Almost 2 years into a global pandemic, there is now a chance to reflect on the impact these unprecedented times have had on the property market in Australia.
When the pandemic first sent Australia into lockdown in March 2020, it was expected that the demand for property would drop off significantly, with the big four banks warning of up to a 32% crash in housing prices. This would not turn out to be the case.
Instead, Australia has just recorded its highest rate of annual price growth since 2003, at 16.4%. This increase places Australia in seventh position in the world ranking, which looks at price growth among 55 countries and territories around the world. (Source: The Knight Frank Global House Price Index Q2 2021)
Of these countries, India and Spain were the only two markets that did not see price growth. This is the lowest proportion of markets to register a pricing decline since the Global House Price Index commenced in 2008.
“Driving this growth” says Ross-Hunt Sales Director, Jeff Anderson, “Is both a fall in the volume of properties on the market, as well as an increased demand assisted by an incredibly low interest rate environment. Material shortages and global inflation have an effect too.”
Lockdowns have also made the desire for more space and a backyard suddenly became necessities for many households with working from home and space for the kids to play to consider.
As a result, demand for free standing homes – particularly those with reasonably sized backyards – went through the roof. In all Aussie cities, house prices rose much faster than for apartments, a little more than double the percentage. As you would expect, the number of these types of homes on the market plummeted, down 42% compared with 2018.
All this has caused buyers to experience a “fear of missing out”. The average time a property spends on the market has fallen from 31 days to just 10-14 days in Melbourne and Sydney.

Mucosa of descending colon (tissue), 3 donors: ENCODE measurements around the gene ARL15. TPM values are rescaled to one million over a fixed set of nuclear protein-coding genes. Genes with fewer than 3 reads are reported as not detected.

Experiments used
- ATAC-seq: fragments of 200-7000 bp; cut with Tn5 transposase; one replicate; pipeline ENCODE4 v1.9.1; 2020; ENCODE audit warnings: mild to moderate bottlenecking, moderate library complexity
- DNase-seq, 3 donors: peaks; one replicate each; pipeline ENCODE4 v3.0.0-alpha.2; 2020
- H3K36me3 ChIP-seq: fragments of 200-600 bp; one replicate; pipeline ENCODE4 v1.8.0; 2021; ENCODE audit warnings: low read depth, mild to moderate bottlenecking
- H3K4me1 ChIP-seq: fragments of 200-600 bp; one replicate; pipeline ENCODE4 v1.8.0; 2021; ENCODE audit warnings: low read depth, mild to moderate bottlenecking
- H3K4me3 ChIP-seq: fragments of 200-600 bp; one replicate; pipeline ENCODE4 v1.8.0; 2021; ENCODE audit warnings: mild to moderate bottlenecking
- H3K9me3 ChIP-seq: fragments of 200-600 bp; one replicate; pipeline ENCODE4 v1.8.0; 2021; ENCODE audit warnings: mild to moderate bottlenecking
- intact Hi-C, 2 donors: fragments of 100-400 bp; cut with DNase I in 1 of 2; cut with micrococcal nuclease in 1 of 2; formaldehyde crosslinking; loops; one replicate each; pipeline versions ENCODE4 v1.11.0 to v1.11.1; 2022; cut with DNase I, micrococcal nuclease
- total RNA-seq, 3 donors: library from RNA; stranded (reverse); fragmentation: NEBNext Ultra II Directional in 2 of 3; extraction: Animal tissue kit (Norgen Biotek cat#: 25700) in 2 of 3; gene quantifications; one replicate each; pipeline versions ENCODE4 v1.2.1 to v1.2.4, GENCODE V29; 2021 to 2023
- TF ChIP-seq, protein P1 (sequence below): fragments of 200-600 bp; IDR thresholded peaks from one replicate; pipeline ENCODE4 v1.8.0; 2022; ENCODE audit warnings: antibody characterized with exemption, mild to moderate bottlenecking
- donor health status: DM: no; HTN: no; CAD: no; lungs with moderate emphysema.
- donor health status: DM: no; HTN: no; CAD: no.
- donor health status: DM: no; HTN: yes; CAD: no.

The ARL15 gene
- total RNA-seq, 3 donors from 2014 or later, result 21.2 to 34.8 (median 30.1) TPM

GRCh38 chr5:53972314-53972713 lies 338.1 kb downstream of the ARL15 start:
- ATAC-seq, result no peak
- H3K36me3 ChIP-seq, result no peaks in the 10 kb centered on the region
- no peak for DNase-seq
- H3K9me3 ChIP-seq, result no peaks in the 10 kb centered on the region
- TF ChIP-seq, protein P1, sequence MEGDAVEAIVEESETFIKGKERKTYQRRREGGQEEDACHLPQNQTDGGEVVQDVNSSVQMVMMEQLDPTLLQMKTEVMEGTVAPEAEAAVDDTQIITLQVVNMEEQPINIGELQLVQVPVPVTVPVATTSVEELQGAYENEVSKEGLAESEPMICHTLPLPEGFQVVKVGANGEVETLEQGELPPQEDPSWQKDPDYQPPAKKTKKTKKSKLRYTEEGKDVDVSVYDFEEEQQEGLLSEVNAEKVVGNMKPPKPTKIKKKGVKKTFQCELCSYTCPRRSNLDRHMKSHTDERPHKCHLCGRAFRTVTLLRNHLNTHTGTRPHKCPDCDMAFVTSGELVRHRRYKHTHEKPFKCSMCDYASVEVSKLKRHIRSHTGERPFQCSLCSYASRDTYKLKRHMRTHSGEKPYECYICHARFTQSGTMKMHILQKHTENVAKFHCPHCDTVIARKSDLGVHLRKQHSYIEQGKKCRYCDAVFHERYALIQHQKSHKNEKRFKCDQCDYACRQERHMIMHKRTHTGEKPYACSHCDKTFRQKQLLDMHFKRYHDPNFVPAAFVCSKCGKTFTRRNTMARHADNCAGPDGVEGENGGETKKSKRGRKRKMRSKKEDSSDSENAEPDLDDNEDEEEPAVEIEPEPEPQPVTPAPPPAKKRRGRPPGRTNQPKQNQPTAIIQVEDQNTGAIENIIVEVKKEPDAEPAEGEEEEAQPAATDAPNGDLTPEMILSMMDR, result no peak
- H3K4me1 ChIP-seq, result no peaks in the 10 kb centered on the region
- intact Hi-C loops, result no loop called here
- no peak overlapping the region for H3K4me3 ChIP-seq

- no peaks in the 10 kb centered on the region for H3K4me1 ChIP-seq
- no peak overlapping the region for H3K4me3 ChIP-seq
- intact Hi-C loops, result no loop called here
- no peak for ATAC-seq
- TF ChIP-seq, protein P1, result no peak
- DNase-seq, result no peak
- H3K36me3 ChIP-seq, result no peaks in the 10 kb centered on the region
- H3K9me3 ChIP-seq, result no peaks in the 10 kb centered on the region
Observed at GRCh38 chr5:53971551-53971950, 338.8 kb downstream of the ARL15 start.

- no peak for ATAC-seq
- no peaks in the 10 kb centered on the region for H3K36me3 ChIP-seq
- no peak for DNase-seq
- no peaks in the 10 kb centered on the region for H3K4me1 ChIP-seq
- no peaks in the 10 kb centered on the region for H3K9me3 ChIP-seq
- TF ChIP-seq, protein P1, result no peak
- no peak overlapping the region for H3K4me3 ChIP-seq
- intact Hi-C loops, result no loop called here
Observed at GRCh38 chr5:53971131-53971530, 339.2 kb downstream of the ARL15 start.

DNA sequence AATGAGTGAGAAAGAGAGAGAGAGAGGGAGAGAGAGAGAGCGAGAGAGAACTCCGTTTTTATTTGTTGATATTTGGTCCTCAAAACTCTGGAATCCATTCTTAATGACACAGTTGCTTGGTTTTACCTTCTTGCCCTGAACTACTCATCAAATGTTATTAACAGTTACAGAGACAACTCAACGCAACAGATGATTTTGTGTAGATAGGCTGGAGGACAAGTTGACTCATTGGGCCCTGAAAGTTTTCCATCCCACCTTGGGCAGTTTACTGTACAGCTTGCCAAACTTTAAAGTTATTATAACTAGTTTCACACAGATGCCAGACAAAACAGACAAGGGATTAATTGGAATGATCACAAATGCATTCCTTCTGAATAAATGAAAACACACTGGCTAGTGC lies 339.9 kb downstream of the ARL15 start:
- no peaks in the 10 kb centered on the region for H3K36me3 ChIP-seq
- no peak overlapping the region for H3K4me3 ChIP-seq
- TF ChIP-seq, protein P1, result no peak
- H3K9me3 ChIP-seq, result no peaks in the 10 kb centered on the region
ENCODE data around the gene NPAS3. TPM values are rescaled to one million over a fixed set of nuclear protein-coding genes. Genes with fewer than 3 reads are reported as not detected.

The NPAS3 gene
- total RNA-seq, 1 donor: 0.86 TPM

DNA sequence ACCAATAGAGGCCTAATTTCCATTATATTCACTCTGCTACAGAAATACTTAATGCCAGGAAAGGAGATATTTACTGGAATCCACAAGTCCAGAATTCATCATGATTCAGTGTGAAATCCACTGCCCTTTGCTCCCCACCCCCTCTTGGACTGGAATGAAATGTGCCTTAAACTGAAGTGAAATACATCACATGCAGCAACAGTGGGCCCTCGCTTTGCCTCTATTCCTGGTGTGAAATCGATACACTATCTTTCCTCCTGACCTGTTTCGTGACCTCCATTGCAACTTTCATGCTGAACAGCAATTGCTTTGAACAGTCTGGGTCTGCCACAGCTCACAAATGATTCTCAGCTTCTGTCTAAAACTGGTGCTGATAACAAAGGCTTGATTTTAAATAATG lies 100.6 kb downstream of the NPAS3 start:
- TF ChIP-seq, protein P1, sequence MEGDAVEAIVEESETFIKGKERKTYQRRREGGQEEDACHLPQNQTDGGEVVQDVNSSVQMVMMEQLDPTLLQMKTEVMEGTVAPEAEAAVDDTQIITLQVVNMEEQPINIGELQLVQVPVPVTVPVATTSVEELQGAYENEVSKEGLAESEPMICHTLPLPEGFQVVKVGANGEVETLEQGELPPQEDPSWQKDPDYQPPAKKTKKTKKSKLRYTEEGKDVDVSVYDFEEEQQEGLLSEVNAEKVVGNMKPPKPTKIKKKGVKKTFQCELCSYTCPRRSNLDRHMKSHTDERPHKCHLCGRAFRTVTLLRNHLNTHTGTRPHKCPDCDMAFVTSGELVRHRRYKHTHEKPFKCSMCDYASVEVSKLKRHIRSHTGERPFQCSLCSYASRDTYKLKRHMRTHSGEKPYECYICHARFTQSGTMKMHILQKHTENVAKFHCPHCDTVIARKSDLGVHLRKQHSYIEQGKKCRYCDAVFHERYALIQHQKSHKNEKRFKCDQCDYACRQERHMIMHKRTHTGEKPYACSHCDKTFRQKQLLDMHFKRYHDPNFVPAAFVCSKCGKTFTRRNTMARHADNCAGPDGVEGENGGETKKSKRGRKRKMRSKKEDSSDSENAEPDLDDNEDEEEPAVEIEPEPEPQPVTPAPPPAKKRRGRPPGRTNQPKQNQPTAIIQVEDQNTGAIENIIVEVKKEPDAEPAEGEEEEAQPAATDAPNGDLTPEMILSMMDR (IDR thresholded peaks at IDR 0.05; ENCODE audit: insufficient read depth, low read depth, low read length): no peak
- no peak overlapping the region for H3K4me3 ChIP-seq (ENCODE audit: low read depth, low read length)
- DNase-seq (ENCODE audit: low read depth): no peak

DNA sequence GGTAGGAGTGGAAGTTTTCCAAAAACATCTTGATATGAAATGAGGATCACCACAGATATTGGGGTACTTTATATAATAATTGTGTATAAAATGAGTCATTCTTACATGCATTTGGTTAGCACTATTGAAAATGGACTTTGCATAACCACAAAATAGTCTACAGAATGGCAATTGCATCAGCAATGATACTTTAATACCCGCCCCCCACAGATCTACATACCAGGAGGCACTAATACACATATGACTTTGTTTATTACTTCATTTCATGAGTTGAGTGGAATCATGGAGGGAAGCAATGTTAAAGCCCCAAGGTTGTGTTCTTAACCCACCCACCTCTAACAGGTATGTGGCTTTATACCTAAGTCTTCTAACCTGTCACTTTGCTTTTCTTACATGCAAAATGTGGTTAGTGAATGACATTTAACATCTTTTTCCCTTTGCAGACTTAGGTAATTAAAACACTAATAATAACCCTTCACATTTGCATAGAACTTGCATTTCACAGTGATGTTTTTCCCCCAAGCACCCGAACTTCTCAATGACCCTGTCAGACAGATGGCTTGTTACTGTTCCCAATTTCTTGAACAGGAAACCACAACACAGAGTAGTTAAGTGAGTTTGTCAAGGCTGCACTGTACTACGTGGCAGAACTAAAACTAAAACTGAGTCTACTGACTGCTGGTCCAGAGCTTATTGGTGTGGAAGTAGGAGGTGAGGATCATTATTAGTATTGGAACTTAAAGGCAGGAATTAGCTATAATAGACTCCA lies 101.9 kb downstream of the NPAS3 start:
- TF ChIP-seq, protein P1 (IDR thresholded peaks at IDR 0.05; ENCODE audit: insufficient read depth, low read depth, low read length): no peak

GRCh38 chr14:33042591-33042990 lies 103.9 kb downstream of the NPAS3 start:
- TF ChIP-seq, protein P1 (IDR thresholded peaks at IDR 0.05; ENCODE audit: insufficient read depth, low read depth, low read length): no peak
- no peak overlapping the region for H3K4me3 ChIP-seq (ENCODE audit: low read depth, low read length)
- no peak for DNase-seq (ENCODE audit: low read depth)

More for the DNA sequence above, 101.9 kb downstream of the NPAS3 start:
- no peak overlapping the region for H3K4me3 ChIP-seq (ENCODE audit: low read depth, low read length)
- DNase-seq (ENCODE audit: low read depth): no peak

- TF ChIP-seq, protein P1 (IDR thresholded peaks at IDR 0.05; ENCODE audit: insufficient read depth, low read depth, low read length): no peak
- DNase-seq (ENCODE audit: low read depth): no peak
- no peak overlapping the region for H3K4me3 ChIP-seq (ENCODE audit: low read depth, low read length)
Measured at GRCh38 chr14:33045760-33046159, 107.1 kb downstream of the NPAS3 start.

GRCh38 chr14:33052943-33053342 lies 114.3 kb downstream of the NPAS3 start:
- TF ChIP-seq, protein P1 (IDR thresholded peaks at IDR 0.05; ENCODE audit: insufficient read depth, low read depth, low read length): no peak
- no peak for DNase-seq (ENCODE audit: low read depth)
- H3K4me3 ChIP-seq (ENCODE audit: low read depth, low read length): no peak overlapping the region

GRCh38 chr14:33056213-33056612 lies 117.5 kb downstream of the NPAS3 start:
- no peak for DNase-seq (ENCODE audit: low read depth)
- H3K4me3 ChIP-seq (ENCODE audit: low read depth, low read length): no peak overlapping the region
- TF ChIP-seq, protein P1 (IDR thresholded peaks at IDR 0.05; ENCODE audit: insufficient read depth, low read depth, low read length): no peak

In rural areas, prices have soared too as buyers look to make the ultimate tree change. Significant price moments across the year include Wollongong and Newcastle in NSW respectively up 23.1% and 21.9%, and Launceston in Tasmania and Broome in WA’s Kimberley region, both up 22%. In South Australia, Port Lincoln appreciated 17% and in Victoria, the gold rush city of Bendigo gained 14.3%. But the big winner was Queensland, with prices in all regional zones in the state increasing.
In the long term, the boom’s fate will be decided by the strength of demand as the pandemic driven factors fade, however it is reported that the RBA are unlikely to lift interest rates until 2024 to dampen housing prices.
Jeff Anderson predicts “As it stands, it appears likely the ongoing property boom will continue, even as first home buyers increasingly find themselves priced out of the market, the number of investors buying into the market continues to go from strength to strength. Those being pushed out of suburbia are buying in outer rings and country locations.”